The six finalists in the food and drink category represented a diverse range of ideas, from a method to differentiate adult stem cells to make cultivated meat products, to the use of artificial intelligence (AI) to create unique ‘fingerprints’ for food products.
Other noteworthy contenders among this year’s 24 finalists that could have applications in the food and drink industry included a plant-protein alternative to plastics and microplastics, a suspended graphene gas sensor for real-time air-quality monitoring and a new system to rapidly develop new enzyme products.
Jo Reynolds, director of Science & Communities at the Royal Society of Chemistry, said: “We have been incredibly impressed by the quality and quantity of applications to the competition. The proposals have demonstrated that this year’s extraordinary circumstances have fuelled some pioneering ideas for chemistry to play a prominent role in tackling some of the biggest challenges facing the planet at this moment.
“As always, it was very difficult to narrow the wealth of applications down to the final 24, but we believe this year’s shortlist represents a hugely exciting range of agile tech innovators, start-ups and spin-outs with opportunities to bring cutting-edge science to the real world and benefit all of us.
This year’s finalists are in the running for a share of a £160,000 prize pool, with successful applicants awarded £20,000, 12 month’s one-on-one support from a specially assigned Royal Society of Chemistry mentor and offered a further £20,000 available as a business acceleration grant.
£51m equity investment
Emerging Technologies Competition winners from previous years have gone on to raise a combined total of over £51m in equity investment and grant funding, with one company subsequently being sold for £28m.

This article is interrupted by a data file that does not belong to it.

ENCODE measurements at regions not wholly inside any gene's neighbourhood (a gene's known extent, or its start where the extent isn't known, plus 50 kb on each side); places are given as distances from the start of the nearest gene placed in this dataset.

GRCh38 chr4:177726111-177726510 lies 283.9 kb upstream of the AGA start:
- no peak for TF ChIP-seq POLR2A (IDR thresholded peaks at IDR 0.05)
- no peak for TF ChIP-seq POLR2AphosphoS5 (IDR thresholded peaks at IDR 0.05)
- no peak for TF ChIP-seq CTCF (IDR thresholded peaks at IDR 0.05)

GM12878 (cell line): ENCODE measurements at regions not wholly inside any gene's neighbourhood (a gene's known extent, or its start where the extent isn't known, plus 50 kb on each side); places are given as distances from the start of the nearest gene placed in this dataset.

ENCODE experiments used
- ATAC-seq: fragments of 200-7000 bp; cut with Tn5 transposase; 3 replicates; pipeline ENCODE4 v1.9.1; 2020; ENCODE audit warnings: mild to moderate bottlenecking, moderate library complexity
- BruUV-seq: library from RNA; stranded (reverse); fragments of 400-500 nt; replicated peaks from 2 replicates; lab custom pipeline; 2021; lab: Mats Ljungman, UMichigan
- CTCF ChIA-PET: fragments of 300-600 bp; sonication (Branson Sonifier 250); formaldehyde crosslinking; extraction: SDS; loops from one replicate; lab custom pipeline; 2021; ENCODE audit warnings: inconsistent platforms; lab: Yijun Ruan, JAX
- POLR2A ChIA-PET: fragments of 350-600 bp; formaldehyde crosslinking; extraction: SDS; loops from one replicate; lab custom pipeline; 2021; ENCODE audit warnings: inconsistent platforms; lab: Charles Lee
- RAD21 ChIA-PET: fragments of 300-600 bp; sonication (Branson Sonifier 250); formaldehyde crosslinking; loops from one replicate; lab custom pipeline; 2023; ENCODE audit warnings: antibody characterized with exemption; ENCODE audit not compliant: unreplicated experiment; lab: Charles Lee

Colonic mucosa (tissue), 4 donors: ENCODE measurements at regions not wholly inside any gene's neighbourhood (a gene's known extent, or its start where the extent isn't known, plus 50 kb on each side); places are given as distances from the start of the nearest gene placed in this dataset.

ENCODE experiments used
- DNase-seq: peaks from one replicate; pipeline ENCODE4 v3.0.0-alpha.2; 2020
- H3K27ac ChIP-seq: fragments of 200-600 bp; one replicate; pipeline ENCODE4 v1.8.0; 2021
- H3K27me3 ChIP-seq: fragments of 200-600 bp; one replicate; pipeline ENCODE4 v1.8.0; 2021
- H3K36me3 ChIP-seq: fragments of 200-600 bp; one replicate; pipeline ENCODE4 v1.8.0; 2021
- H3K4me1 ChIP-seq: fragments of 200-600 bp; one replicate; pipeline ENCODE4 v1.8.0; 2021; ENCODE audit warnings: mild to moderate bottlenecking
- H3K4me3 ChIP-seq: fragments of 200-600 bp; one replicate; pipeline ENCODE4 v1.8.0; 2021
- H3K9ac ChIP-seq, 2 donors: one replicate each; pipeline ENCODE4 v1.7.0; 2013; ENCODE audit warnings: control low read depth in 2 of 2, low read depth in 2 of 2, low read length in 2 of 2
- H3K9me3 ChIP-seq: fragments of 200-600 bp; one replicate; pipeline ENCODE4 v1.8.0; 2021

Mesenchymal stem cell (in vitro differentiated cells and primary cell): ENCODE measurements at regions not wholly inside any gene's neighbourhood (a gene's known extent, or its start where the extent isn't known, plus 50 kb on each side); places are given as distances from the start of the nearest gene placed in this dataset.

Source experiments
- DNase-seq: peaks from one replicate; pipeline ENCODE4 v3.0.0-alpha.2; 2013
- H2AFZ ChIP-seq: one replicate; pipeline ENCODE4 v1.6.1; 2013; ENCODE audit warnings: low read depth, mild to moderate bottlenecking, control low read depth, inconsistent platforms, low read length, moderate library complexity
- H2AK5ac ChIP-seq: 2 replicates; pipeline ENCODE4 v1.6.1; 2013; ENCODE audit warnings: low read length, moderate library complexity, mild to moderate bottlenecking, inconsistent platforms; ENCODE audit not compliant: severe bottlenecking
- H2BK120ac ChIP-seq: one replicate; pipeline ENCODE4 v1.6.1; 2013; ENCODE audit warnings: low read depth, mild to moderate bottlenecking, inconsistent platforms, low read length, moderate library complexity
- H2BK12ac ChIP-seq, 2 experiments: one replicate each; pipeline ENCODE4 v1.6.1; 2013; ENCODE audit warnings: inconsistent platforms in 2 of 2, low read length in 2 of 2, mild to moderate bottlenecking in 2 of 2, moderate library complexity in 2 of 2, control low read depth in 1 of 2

In July, Food Manufacture spoke to Ellen Norman, Reading Scientific Services Ltd's principal scientist and judge at this year’s competition, about what she believed would makes a winner in the contest.
Meanwhile, Fiona Kibby, Society of Food Hygiene & Technology board member, and Laura Ryan, global chair of Meat Business Women, are helping to judge the 2021 Food Manufacture Excellence Awards.
Food and drink finalists
A novel chemical composition of natural metabolites that, if consumed regularly in the diet, will counteract the development of metabolic syndrome and impede the onset of dementia.
A revolutionary product to boost crop yields, based on a water-soluble sugar-based material that unlocks the current bottleneck in agricultural production: the inefficiency of crops at utilising sunlight.
Transforming fish industry waste into a collagen-based material that replicates genuine leather. As leather is 90% collagen, this material replicates the authentic feel of leather and significantly reduce water consumption, carbon footprint, and off-cut waste generated in the leather manufacturing process.
Using mathematical modelling and machine learning to expand and differentiate adult stem cells to make cultivated meat products (meat grown from animal cells in labs).
Revolutionising screening methods in the food market. A combination of colorimetric sensors note responses to different environments (e.g. different beverages’ colour changes) using advanced AI to create unique 'fingerprints' for each product.
Setanta Nutrition Science
A novel, nutraceutical formula to increase endothelial nitric oxide (NO) by supplying NO precursors (nitrate and nitrite) with a natural nitrite reductase as well as antioxidants which can synergistically protect the eNO producing enzyme (NO synthase) and improve NO production from NO precursors.